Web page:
The number of Cubans who have entered the U.S. has spiked dramatically since President Obama announced in December a renewal of ties with the island nation, a Pew Research Center analysis of government data has found. The U.S. has since opened an embassy in Havana, a move supported by a large majority of Americans, and public support is growing for ending the trade embargo with Cuba.
Cubans seeking to enter the U.S. may receive special treatment under the Cuban Adjustment Act of 1966. Those hoping to live in the U.S. legally need only show up at a port of entry and pass an inspection, which includes a check of criminal and immigration history in the U.S. After a year in the country, they may apply for legal permanent residence.
Overall, 27,296 Cubans entered the U.S. via ports of entry during the first nine months of the just-ended 2015 fiscal year, according to U.S. Customs and Border Protection data obtained through a public records request. This represents a 78% increase over the same time period the previous year, when 15,341 Cubans entered. And those 2013 numbers had already increased dramatically after the Cuban government lifted travel restrictions. These totals are significantly higher than in all of fiscal 2011, when 7,759 Cubans came into the U.S.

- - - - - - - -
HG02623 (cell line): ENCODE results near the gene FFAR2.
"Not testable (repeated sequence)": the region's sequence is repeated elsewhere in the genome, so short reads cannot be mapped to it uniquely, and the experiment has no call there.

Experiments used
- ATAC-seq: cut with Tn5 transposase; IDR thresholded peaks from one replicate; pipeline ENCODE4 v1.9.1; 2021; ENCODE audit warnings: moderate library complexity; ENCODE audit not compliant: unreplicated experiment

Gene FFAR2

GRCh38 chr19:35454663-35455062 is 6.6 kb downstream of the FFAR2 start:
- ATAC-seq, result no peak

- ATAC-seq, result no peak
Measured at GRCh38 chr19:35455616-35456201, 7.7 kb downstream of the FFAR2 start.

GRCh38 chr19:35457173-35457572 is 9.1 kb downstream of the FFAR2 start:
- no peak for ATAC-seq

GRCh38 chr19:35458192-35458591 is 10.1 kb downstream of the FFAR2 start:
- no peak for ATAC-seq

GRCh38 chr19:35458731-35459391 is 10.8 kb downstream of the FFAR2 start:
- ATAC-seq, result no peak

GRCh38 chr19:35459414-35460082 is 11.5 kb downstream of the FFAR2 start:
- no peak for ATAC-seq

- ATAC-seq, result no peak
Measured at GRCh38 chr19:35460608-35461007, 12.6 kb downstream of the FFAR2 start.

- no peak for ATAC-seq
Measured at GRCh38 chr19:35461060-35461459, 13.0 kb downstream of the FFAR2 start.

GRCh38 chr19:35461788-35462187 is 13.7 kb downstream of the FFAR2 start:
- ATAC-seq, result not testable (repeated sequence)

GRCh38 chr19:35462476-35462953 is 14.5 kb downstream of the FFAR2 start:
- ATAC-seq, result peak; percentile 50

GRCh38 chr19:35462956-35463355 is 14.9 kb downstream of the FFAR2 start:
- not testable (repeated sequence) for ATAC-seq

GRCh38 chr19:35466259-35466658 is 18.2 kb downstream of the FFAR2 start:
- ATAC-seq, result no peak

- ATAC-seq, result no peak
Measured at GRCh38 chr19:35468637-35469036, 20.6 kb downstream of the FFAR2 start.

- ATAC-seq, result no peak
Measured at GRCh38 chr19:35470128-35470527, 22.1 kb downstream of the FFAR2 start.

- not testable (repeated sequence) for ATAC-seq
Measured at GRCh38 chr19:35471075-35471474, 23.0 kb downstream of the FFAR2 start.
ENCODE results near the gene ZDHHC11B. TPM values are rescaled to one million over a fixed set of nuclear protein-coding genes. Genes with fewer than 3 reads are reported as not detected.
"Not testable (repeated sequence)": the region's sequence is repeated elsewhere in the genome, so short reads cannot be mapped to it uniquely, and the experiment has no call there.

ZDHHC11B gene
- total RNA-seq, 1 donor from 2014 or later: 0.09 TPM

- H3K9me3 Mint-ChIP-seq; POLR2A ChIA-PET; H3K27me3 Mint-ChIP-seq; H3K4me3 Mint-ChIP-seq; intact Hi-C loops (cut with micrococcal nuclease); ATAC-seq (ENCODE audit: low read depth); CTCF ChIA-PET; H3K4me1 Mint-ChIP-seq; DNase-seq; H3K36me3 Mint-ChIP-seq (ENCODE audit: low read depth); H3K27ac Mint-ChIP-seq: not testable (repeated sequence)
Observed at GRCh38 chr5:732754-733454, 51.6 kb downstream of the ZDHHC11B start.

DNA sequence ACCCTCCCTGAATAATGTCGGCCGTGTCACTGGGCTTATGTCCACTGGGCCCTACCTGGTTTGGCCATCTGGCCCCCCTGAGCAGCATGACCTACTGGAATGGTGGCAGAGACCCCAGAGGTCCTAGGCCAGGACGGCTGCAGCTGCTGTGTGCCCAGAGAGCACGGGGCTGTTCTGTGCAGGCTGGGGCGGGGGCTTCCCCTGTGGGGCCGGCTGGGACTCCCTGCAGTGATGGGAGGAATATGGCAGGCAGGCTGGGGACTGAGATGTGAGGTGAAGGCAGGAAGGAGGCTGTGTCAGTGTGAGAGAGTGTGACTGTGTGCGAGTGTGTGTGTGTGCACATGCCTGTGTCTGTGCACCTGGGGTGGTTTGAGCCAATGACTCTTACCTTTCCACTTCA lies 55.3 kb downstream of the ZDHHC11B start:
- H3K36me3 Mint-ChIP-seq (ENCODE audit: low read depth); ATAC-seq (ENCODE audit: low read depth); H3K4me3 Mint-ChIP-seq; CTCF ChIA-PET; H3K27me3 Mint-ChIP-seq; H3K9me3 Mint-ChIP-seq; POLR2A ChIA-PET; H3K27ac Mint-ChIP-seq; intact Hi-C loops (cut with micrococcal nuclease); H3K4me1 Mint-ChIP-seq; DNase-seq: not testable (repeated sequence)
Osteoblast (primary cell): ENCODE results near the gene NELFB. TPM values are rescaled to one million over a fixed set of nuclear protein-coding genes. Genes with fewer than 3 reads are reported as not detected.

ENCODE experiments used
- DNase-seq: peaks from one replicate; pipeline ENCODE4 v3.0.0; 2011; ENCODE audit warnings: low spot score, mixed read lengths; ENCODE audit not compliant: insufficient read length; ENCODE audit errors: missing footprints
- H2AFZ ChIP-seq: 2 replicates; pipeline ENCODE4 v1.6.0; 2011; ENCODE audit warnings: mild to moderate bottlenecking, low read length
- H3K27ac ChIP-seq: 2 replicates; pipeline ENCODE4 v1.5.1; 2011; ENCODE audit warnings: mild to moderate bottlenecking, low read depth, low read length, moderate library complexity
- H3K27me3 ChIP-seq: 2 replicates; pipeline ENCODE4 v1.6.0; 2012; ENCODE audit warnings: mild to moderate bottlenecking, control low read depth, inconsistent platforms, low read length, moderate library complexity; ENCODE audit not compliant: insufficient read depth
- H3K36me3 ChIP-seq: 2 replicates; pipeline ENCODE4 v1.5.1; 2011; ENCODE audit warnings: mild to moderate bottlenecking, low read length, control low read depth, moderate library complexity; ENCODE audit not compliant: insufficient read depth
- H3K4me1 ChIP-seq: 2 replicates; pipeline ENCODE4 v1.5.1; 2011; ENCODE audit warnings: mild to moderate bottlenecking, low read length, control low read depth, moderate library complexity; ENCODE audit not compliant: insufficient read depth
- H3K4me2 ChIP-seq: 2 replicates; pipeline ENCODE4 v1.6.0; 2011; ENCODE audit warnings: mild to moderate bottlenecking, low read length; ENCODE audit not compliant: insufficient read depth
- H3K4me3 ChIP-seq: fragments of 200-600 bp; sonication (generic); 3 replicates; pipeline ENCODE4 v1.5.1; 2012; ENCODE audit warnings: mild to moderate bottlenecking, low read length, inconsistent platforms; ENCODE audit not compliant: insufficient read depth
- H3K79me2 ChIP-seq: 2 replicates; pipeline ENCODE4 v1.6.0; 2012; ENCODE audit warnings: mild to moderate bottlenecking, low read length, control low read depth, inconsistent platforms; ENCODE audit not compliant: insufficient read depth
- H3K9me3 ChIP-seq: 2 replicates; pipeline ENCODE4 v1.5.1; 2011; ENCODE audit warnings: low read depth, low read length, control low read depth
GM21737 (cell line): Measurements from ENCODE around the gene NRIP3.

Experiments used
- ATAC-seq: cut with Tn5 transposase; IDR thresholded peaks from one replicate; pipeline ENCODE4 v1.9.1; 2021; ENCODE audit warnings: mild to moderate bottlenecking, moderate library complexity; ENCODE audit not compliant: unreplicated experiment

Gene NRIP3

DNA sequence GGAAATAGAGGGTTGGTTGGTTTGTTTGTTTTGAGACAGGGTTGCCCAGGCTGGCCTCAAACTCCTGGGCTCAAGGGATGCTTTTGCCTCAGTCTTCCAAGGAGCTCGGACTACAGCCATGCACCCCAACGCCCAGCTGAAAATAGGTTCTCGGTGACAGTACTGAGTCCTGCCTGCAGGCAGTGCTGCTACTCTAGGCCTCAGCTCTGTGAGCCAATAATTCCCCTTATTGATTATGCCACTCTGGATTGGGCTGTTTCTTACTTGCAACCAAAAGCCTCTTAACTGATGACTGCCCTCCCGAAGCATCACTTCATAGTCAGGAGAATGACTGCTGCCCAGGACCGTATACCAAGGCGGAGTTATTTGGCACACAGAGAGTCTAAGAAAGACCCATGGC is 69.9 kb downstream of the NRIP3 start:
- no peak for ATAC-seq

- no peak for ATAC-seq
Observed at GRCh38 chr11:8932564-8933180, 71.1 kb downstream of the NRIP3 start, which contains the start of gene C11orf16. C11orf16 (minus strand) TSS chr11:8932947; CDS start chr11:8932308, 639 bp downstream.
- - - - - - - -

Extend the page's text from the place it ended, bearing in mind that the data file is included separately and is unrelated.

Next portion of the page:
The spike in the number of Cubans entering the country came in the months immediately following the president’s announcement. From January to March 2015, 9,371 Cubans entered, more than double the 4,296 who arrived during the same time period in 2014.
The majority of Cubans who entered the country arrived through the U.S. Border Patrol’s Laredo Sector in Texas, which borders Mexico. During the first nine months of fiscal 2015, two-thirds (18,397) of all Cubans came through this sector, a 66% increase from the same time period in the previous fiscal year.
However, the largest percentage increase occurred in the Miami sector, which operates in several states, but primarily in Florida. The number of Cubans who entered in the Miami sector during the first nine months of fiscal 2015 more than doubled from the previous year, from 2,992 to 7,167. (A smaller number of Cubans also entered through the El Paso, San Diego and Tucson sectors.)
Not all Cubans who attempt to enter the U.S. make it. Under current U.S. policy, Cubans caught trying to reach the U.S. by sea are returned to Cuba or, if they cite fear of prosecution, to a third country. In fiscal 2015, the U.S. Coast Guard apprehended 2,927 Cubans at sea, the highest number of any country. The total exceeds the 2,111 Cubans apprehended in fiscal 2014.
There are 2 million Hispanics of Cuban ancestry living in the U.S. today, but the population growth for this group is now being driven by Cuban Americans born in the U.S. rather than the arrival of new immigrants. Nevertheless, the majority (57%) of the group remains foreign born; this share has declined from 68% in 2000, despite the recent influx in Cubans entering the U.S.
Jens Manuel Krogstad is a writer/editor focusing on Hispanics, immigration and demographics at Pew Research Center.